The OHRC welcomes the April 23 release of the government’s COVID-19 Action Plan for Vulnerable People (the Plan) as a first step toward addressing the disproportionate impact that the pandemic is having on Ontario’s most vulnerable people. However, to ensure that the human rights of vulnerable people are protected in a way that is consistent with Ontario’s Human Rights Code, the Plan requires expanded scope and detail, which must be done in consultation with vulnerable groups and human rights experts.
age (18 and over, 16 and over in occupancy of accommodation)
Over the last two months, the OHRC has met with a range of stakeholders representing racialized communities, people experiencing poverty, people with disabilities, older people and other Code-protected groups. These groups are concerned that certain aspects in the management of the COVID-19 pandemic are having a negative impact on their human rights, and have raised four immediate concerns
On behalf of the Ontario Human Rights Commission (OHRC), thank you for your ongoing efforts to address the COVID-19 pandemic.
Following the lead of the United Nations High Commissioner for Human Rights, the Ontario Human Rights Commission (OHRC) urges Ontarians to keep human rights principles under Ontario’s Human Rights Code (Code), the Canadian Charter of Rights and Freedoms (Charter) and relevant international human rights treaties at the centre of decision-making during the coronavirus (COVID-19) pandemic.
The OHRC welcomes today’s announcement by Facebook Canada that aims to ensure advertisements cannot discriminate based on factors such as age, gender, or postal code.
This is further to the discussions you had recently with representatives from the Canadian Human Rights Commission (CHRC) and Ontario Human Rights Commission (OHRC).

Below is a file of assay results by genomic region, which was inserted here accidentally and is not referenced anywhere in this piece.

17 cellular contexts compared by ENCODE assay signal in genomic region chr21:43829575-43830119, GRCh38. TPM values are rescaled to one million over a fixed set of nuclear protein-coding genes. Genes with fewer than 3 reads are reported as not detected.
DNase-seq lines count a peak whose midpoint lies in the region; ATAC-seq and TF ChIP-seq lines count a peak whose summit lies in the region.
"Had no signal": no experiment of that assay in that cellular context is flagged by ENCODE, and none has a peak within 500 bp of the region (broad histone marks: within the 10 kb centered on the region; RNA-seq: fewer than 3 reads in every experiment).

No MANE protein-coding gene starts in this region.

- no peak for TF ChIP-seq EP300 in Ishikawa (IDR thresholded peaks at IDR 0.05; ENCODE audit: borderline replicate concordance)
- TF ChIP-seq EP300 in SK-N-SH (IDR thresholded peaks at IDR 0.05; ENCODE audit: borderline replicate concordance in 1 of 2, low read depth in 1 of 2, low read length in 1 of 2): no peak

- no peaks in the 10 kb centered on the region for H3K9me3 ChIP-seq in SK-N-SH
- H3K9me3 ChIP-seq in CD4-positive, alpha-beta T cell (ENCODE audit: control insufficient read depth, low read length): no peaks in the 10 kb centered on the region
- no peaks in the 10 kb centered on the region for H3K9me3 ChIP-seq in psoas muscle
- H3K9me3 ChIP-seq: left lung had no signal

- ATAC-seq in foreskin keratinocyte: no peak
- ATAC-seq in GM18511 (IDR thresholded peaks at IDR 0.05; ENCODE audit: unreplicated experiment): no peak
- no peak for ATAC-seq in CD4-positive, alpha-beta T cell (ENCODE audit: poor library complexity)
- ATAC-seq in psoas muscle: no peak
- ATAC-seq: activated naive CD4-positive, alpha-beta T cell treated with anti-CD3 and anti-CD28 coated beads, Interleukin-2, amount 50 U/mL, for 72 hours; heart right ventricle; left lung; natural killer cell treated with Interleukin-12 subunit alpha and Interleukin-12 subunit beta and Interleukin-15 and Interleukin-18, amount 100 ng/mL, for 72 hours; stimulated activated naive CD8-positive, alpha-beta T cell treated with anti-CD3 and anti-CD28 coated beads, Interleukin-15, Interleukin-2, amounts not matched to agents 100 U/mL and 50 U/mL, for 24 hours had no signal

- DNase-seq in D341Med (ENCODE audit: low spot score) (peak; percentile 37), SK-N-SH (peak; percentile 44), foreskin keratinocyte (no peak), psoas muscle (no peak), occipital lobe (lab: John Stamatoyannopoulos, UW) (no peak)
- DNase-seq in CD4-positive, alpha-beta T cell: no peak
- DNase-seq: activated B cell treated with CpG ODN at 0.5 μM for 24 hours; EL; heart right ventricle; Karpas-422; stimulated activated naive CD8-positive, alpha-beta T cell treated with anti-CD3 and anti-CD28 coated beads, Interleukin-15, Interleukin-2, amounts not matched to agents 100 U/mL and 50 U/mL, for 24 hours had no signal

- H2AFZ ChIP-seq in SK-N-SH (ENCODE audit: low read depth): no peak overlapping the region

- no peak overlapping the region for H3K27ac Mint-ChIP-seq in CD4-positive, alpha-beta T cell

Toronto – The OHRC intervened in Talos v Grand Erie District School Board to challenge the provision of Ontario’s Human Rights Code that allowed employers to cut or reduce benefits to workers aged 65 and over. The Human Rights Tribunal of Ontario found that subsection 25(2.1) of the Code, as well as related provisions in the Employment Standards Act and its regulations, amount to age discrimination and violate the Canadian Charter of Rights and Freedoms.
Introduction to human rights and responsibilities under the Ontario Human Rights Code (revised 2014).
The OHRC provided guidance to the Township of Scugog about human rights principles relating to housing, as they considered amendments to their Zoning Bylaw relating to co-owned housing geared toward older Ontarians and people with disabilities. Following input from the community and the OHRC, the Township’s decision was to not create a special category, but treat the housing the same as any other residential housing.
Recreational clubs such as sports clubs may give different services or charge different fees to persons based on sex, marital status or family status. For example, special family rates in a community centre or women-only sections of a gym are permitted under the Code.